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Bengals go in kicking

4-17-02, 9:00 p.m.


With the Bengals sitting on prime real estate for a trade down in Saturday's first round of the NFL Draft, they still weren't sure Wednesday who they were taking or if they would even have the 10th pick.

A beefy quartet of unique difference-makers at defensive tackle (Ryan Sims, Wendell Bryant, Albert Haynesworth, John Henderson) are no doubt whetting the appetites of teams desperately needing defense and No. 10 may be one of their last chances to get one. And they are good enough to even interest teams who aren't so desperate on defense, such as the Bengals.

But one thing is certain. At some point in their draft room this weekend, the Bengals are going to raise the issue of drafting a place kicker earlier than they probably ever have. Let's just say the natives aren't pleased with the progress of Neil Rackers.

It's probably not going to happen on the first day in the first three rounds. But Sunday won't be too far along before names such as Travis Dorsch, Jeff Chandler, and Hayden Epstein get bounced off the walls.

As the Bengals' sixth-round draft pick two years ago, the embattled Rackers knows what that means. Doug Pelfrey, then the Bengals' embattled incumbent, told him right away that the drafted rookie automatically gets the benefit of the doubt. After all, it was the

eighth-rounder Pelfrey who unseated Bengals all-time scorer Jim Breech in 1993.

"Doug Pelfrey informed me of that," Rackers said Wednesday. "That's the first thing Pelfrey said when I came here. I think I beat out Doug that first camp, but I know what he's talking about. They've made their decision and I can't worry about it. I have to worry about me."

The Bengals are worried about Rackers primarily because he is 6-for-16 on field goals between 40 and 49 yards during his career. Special teams coach Al Roberts calls them "layups," and the Bengals are looking for a guy who can dunk.

"It's as big a need for us as much as tight end and safety," said Jim Lippincott, the club's director of pro/college personnel, when asked if a kicker will be discussed. "The question about a kicker in the draft is always, 'How early?' (Sebastian) Janikowski went in the first round a couple of years ago, but there are no Janikowskis this year."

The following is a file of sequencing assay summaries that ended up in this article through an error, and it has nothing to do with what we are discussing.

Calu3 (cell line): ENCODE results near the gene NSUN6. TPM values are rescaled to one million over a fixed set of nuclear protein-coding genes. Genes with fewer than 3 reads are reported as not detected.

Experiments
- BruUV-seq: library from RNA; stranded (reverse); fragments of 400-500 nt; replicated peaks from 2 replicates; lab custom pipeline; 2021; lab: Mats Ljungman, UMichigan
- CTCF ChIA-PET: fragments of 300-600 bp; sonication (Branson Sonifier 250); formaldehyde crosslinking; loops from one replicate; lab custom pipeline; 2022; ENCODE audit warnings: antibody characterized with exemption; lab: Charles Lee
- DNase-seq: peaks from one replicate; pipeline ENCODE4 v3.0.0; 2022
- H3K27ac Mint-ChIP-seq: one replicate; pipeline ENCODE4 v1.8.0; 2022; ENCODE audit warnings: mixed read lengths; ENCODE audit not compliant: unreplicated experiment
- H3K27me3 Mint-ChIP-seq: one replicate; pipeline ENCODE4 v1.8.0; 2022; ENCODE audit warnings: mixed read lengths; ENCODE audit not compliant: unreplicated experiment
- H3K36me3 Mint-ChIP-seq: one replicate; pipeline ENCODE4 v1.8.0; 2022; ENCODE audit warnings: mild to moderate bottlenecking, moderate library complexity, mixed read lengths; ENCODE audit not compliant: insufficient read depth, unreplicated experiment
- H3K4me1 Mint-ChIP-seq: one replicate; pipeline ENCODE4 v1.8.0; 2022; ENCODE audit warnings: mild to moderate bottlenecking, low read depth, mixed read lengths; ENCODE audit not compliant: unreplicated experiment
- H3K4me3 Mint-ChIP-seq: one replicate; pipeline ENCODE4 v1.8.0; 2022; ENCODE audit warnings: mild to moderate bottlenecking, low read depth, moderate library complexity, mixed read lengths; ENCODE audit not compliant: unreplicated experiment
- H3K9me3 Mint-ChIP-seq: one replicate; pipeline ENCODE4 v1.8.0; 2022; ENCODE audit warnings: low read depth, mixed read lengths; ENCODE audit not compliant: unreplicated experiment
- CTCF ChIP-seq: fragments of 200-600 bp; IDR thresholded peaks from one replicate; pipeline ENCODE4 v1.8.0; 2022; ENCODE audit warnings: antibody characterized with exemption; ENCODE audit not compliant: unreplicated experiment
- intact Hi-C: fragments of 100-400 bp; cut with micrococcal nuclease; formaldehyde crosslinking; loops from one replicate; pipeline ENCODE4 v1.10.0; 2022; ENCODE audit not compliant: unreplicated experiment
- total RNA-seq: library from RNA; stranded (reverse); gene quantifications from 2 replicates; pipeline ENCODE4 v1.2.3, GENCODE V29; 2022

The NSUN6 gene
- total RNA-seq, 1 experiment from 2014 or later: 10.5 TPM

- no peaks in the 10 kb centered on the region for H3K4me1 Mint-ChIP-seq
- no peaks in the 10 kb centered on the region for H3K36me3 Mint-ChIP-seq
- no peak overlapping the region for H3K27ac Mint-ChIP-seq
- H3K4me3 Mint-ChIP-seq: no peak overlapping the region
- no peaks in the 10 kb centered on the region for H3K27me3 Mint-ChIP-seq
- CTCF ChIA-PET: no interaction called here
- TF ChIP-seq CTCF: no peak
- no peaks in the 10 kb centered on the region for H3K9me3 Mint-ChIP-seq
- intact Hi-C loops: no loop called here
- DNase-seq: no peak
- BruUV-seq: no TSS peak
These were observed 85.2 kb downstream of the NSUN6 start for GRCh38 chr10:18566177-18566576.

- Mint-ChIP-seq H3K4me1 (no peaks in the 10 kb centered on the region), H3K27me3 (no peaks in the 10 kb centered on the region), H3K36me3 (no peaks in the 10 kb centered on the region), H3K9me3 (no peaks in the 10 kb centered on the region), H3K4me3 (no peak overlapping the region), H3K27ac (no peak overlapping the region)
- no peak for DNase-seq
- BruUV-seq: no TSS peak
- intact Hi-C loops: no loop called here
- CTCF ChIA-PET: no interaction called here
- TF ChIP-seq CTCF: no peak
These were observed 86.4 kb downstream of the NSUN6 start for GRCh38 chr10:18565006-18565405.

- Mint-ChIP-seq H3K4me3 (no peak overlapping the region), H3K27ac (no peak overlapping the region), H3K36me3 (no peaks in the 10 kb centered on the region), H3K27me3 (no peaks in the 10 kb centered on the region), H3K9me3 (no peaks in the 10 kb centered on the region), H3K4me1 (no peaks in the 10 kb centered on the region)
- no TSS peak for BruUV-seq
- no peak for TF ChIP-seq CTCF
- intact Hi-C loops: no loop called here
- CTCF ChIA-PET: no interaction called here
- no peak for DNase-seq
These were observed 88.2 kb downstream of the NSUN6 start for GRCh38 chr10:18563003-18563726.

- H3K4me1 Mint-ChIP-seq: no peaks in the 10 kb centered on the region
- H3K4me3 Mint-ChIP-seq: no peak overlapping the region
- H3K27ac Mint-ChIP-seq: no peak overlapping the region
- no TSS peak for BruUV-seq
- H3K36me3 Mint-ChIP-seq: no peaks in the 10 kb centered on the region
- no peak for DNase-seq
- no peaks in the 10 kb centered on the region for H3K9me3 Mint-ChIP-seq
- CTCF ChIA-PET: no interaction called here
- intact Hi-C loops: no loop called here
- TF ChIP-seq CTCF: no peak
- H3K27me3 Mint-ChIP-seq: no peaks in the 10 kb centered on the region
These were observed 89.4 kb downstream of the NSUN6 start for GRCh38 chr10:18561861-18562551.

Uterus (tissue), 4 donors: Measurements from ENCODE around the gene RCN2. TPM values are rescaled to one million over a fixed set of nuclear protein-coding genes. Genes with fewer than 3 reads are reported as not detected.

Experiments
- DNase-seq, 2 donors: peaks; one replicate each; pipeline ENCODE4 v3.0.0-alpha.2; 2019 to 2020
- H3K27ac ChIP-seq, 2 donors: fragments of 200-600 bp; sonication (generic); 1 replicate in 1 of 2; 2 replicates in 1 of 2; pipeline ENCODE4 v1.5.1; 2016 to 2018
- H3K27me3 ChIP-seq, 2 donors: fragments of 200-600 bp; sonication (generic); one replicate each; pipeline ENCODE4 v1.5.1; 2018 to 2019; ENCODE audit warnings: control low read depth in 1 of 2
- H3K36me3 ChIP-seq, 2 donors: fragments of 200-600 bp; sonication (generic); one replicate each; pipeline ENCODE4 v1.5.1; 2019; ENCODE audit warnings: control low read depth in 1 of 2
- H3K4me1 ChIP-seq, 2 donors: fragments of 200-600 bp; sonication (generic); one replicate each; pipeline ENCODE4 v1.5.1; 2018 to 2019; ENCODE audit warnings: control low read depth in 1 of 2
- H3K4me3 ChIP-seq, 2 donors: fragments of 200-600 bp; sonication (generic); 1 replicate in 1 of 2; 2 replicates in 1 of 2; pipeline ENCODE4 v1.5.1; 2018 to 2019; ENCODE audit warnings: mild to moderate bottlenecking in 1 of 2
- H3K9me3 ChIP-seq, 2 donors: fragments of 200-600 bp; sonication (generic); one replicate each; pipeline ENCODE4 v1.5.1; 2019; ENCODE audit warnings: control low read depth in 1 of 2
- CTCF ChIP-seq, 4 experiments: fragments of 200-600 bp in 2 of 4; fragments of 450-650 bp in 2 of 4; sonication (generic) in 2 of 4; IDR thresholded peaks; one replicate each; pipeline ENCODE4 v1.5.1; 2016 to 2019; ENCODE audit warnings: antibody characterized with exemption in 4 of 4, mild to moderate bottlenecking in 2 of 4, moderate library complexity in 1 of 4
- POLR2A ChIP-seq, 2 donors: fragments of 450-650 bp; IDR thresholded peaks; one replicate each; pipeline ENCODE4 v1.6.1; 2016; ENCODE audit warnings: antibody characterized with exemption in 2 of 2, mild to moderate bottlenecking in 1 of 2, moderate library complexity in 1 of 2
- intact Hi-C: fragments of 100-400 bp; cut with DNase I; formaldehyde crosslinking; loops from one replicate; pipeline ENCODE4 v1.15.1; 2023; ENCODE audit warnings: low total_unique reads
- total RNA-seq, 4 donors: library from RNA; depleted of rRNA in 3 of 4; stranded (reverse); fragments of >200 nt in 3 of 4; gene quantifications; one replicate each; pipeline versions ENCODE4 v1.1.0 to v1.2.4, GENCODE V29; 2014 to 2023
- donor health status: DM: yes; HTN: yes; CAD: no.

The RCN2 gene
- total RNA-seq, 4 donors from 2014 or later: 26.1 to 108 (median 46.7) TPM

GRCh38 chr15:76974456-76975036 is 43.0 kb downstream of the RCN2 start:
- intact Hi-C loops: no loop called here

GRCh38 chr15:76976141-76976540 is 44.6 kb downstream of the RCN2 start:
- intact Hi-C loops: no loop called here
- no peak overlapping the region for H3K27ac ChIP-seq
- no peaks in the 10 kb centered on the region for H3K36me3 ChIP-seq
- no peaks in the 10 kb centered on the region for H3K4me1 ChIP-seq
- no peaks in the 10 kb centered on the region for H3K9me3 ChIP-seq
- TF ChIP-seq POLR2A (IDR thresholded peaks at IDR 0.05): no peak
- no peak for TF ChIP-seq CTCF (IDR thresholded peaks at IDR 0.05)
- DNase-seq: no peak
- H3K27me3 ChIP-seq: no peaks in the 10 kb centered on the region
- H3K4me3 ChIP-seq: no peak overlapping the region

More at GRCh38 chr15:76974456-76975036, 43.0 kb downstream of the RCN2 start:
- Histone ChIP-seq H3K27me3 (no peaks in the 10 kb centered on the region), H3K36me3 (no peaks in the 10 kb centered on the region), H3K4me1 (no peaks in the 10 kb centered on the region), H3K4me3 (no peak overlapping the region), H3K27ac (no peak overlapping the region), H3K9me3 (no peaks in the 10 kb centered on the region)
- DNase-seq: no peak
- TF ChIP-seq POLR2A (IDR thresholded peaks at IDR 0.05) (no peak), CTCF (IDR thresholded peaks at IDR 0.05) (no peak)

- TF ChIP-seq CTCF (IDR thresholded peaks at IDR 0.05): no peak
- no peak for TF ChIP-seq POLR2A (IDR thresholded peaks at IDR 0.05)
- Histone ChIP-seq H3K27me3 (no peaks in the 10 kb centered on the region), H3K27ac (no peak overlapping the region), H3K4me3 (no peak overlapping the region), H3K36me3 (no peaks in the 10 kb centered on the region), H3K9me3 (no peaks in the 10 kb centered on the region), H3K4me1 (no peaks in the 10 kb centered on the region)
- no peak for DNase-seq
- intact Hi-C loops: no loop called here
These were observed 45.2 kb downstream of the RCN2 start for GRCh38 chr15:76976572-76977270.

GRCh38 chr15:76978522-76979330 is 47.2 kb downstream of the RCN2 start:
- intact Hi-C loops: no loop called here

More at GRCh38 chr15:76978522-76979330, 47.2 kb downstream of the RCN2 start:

No, but there are some guys who could end up getting drafted and would be an upgrade, starting with Purdue's two-way star in Dorsch. ESPN's Mel Kiper Jr., actually projects Chandler going to the Bengals in the sixth round.

Kiper has Dorsch going in the fifth round to the Rams as a punter, Ourlads sends him to Seattle in the sixth round, and Jerry Jones of "The Drugstore List," has him pegged in the fifth.

Dorsch led the Big 10 in kicking and punting this past season, when he made 20 of 25 field goals. Which was Rackers' percentage his senior year in the Big Ten.

Dorsch may unnerve Roberts because he's got a reputation for missing the gimmies, such as five extra points last year. Lippincott, though, thinks that might be more related to protection problems and, besides, what a roster eater. He could be a kicker, kick-off man and punter, but "Pro Football Weekly's" Joel Buchsbaum wrote he, "is not a sure thing in any of them."

Chandler has been pretty much a sure thing at Florida since 1998 and in his last three years he has only missed three field goals in each of the seasons. Jones has him as a seventh-rounder and Ourlads calls him a free agent. Buchsbaum wrote Chandler is an efficient kick-off guy and his leg got stronger every year.

"There are also guys we think who won't be drafted who will be out there and could come in and compete," said Duke Tobin, the Bengals' director of pro/college personnel.

One insider even suggested the Bengals could find their 2002 kicker during final cuts in August. They like the power of Toledo's Todd France, but would like to see more consistent accuracy. Ourlads calls Princeton's Taylor Northrop their "free-agent find," at the kicking spot.

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